Students brushing new life into painting medium

imageA group of SUNY Oswego students and an art professor are trying to prove that the age-old art of painting can remain a vibrant medium for the 21st century.

The results will hang around campus as well as serve as the basis of some presentations at Quest, the college’s annual symposium for creative and scholarly activity, on April 20.

Matthew Friday of the art faculty will chair a panel, “Bob Ross Has a Posse: New Strategies in Contemporary Painting,” at 10:15 a.m. in Room 106A of Lanigan Hall. Three students taking part in projects through student scholarly and creative activities grants—Lindsey Guile, Mario Romano and Michelle Scoville—will join him for that panel and exhibit their unique takes on painting at a noon session in Hewitt Union’s main lounge. Their work, plus pieces from Jesse Williams and Mike Moncibaiz, will hang in the union and Penfield Library.

All Quest sessions are free and open to the public.

Friday points to an old Jackson Pollack quote: “New needs must have new techniques. And the modern artists have found new ways and new means of making their statement. It seems to me that the modern painter cannot express this age, the airplane, the atom bomb, the radio, in the old forms of the Renaissance or of any other culture. Each age finds its own technique.” The students have all found their own ways, Friday says.

In Tyler Hall studio space, Scoville experiments with an age-old encaustics technique. She melts pigment bricks and beeswax on a hot plate to produce paintings with added texture. It is a demanding medium, where mistakes are harder to paint over and one has to strike when the paint is hot. “You have very limited time to get it from the hot plate to the painting,” the senior studio art major from Carthage explains.

The creative activities grant was a big help because it helped fund the materials for startup made necessary since no other student at Oswego works in this medium, she says. “It’s not being done by anyone my age, so it’s kind of giving me an advantage to be unique, stand out and explore encaustics,” Scoville adds. “I think a lot more students will be interested in doing it, now that they’ve seen what I can do.”

In another studio, Guile explores a combination of drawing, painting and psychology. “I’m fascinated by short-term memory, the idea that we pass so many people every day and we don’t really see them,” the graduate student from Sandy Creek says. This brought her to the idea of observing passersby and then developing a style that reflects the flashes of color and features one may recall from short-term memory.

“I started walking around the campus and community trying to notice people I wouldn’t normally notice,” Guile says. Laker hockey games, where subjects were very emotional and uninhibited, proved one great venue, she adds. She started taking pictures, and then omitting detail through blurring and other techniques during the painting and drawing process so that the result gives an incomplete, fleeting effect.

Other students blend other types of visual media into painting. Two examples are Williams, who incorporates comic book-style graphics, and Moncibaiz, who injects the look of graffiti into his canvases.

The work of Williams, a senior studio art major from Greece, is “very influenced by comics,” she says. “Comic books aren’t considered a fine art, but I feel they are every bit as much fine art as painting or drawing. You need the exact same amount of training if not more.”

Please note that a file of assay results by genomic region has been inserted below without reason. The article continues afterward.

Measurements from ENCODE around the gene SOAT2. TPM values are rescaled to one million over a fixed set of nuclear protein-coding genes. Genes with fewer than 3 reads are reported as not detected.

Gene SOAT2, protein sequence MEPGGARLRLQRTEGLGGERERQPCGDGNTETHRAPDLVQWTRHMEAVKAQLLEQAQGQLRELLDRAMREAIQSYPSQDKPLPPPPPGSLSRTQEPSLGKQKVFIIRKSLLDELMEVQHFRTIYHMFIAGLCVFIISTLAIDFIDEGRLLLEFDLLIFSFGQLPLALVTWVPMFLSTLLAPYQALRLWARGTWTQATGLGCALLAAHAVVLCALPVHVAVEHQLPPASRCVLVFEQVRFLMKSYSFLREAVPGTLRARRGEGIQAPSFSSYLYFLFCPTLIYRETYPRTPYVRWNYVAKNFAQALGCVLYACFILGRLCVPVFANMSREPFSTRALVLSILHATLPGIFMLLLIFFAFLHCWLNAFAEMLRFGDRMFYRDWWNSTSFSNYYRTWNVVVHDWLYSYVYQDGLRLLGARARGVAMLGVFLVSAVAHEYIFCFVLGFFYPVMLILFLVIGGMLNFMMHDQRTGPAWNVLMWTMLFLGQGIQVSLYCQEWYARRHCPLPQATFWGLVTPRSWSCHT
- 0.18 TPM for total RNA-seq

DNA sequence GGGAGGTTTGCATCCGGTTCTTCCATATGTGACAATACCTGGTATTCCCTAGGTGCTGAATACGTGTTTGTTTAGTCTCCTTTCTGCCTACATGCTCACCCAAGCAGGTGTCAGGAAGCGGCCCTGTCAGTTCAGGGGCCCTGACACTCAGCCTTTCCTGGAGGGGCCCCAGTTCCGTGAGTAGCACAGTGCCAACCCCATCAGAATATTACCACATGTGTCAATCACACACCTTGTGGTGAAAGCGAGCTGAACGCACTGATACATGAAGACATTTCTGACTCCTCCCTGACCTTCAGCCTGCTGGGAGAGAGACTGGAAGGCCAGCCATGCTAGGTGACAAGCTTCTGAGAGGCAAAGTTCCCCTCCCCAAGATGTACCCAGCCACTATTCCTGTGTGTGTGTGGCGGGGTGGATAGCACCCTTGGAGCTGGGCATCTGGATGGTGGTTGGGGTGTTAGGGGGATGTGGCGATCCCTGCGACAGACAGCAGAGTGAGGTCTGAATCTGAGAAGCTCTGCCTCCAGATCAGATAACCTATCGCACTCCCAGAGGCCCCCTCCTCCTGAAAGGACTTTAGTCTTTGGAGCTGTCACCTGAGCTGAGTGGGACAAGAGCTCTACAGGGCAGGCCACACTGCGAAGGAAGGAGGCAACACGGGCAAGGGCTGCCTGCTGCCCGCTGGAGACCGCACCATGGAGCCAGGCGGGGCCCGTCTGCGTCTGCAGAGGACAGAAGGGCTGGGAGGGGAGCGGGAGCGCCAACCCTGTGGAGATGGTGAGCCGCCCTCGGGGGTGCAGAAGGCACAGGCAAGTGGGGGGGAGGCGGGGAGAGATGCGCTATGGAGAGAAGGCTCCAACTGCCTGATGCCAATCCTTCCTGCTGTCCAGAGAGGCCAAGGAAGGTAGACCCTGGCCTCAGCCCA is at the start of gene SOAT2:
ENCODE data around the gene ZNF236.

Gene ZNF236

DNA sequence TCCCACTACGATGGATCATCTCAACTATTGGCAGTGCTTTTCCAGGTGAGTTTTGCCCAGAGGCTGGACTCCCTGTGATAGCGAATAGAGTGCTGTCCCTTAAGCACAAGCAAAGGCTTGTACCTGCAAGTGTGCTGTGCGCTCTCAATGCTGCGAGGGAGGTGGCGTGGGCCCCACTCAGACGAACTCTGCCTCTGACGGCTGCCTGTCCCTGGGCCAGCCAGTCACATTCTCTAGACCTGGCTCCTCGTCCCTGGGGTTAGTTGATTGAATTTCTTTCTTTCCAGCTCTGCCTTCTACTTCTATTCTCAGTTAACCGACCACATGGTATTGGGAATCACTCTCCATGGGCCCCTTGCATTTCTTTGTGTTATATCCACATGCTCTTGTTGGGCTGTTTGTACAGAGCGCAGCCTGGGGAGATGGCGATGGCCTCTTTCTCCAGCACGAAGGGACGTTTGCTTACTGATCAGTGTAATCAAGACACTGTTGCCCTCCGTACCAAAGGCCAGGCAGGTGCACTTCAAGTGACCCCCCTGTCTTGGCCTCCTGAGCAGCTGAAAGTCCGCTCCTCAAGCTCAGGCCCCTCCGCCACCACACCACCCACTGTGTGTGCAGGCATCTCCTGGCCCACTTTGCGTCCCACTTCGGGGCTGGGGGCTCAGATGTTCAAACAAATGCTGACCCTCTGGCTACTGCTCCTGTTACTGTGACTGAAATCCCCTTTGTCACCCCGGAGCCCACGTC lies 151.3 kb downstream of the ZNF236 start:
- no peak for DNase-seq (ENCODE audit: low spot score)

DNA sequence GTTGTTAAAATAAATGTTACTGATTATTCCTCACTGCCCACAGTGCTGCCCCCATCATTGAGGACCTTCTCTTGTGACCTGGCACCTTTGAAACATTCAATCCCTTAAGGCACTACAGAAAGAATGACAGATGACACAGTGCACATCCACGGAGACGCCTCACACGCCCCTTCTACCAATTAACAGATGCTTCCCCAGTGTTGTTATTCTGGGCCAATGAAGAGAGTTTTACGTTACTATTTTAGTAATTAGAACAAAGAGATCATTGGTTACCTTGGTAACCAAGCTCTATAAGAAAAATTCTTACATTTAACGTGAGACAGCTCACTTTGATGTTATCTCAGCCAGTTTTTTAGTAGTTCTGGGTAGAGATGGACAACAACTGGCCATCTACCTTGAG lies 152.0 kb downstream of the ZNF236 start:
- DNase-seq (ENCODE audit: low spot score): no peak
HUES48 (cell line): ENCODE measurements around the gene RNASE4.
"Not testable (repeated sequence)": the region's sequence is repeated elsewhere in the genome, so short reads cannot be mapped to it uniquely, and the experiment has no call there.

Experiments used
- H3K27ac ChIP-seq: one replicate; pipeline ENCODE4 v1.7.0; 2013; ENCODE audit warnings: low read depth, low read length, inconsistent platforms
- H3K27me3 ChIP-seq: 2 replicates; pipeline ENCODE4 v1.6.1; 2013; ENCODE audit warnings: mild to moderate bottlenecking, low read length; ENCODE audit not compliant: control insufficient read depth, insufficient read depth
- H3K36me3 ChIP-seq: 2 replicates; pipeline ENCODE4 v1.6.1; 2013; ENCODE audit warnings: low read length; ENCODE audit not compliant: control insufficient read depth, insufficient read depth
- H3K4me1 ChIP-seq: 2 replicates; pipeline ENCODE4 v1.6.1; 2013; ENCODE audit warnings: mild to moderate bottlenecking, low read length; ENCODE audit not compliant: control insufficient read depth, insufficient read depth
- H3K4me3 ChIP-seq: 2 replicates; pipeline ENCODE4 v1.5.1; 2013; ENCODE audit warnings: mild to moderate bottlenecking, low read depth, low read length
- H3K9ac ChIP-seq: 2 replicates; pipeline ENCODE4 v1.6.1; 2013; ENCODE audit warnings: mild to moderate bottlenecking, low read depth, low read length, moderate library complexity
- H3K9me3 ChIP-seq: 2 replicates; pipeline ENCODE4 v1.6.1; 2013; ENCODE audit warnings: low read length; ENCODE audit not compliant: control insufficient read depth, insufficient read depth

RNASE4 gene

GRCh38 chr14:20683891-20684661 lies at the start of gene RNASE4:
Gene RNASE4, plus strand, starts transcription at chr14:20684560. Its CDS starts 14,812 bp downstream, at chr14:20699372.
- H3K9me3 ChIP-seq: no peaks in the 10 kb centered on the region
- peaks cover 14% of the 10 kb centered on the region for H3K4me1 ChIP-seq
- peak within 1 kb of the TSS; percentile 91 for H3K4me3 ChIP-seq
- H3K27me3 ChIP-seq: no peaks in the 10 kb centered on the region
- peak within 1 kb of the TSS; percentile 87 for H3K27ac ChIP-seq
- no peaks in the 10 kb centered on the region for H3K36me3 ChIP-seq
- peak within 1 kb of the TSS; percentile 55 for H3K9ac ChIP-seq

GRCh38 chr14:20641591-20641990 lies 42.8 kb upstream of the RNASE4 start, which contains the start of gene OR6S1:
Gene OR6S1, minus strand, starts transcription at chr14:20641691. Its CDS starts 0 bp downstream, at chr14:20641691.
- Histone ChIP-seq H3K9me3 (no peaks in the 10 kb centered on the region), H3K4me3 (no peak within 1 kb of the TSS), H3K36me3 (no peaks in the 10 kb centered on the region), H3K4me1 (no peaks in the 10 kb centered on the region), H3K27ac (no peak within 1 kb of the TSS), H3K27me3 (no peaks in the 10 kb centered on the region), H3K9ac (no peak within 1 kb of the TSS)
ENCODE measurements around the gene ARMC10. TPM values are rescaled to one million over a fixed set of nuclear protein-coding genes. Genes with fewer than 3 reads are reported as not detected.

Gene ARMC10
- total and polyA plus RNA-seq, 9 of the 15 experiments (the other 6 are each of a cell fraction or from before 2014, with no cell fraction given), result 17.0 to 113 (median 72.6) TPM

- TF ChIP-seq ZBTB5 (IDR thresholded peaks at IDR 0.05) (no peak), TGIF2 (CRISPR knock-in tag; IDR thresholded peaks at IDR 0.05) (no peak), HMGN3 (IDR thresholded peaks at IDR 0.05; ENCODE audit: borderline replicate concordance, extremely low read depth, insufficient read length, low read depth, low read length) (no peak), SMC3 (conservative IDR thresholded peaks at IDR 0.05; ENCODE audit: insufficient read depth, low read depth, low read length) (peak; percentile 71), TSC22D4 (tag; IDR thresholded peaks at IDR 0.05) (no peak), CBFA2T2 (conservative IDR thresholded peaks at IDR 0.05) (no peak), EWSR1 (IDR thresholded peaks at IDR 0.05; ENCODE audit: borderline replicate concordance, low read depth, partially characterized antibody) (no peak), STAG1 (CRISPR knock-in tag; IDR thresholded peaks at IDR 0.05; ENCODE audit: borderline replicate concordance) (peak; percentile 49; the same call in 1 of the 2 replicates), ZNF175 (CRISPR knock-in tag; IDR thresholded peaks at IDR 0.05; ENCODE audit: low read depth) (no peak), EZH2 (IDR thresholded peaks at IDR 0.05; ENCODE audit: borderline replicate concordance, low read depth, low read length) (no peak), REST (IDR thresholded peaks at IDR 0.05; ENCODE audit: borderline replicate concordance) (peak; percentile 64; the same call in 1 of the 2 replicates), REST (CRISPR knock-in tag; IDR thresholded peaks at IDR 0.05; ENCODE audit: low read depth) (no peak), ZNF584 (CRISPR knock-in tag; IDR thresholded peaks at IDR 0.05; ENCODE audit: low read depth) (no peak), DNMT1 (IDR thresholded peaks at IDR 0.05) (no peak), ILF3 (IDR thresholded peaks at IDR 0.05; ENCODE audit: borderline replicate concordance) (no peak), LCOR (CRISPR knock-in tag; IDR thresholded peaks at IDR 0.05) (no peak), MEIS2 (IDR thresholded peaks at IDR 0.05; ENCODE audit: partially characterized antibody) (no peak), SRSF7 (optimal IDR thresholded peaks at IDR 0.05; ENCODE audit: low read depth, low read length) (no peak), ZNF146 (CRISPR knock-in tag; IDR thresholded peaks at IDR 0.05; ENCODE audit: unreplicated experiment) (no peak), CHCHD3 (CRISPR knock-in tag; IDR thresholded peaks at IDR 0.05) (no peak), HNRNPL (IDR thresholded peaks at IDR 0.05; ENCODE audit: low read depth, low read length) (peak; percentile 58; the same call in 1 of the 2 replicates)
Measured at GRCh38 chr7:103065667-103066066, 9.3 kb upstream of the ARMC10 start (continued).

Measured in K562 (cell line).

Working in a studio near Guile, Williams incorporates bright, eye-catching splashes into her designs, like in comic books. In linking comics’ influences with painting, she tries to reinforce the idea that both are fine arts. This includes breaking the sequential frame-to-frame style to recast it “into something more sophisticated,” she notes.

Down the hall, Moncibaiz mixes the appearance and street sensibilities of graffiti into his work. “I try to combine the two to make them my own, make them unique,” the senior studio art major from Massena says. “I try to combine the essence of graffiti with painting quality.” A graffiti-like spray adorns the top of a nearby painting.

“Graffiti is everywhere in commercials and marketing,” Moncibaiz notes of the many advertising campaigns using what is seen as an edgy, streetwise art form. “As far as aesthetics goes, it’s very acceptable.”

While the other projects were often more personal in nature, Romano’s vision involves creating a community. He gave disposable cameras to about 30 students in an arts therapy class and asked them to take a roll of film of someone they thought was interesting. He selected the best pictures and began creating portraits of people he’d never met.

“All these paintings together have a narrative, and each of these paintings has its own little look, character, existence,” the senior studio art major from Syracuse explains as portraits on the wall seem to gaze in various directions. “The paintings themselves seem to interact with each other by how they are located.” He invited everyone—photographers, subjects, the campus and community—to an opening from 6 to 8 p.m. April 20 at Penfield Library’s Lake Effect Cafe.

For more information on Quest activities at SUNY Oswego, visit

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PHOTO CAPTION: Portrait studio—Senior studio art major Mario Romano works on a portrait while other visages from his project appear to look on in a Tyler Hall studio recently. Romano’s community-building project involved giving disposable cameras to about 30 students in an arts therapy class and asking them to take a roll of film of someone they thought was interesting. He selected the best pictures and began creating portraits.

(Posted: Apr 06, 2005)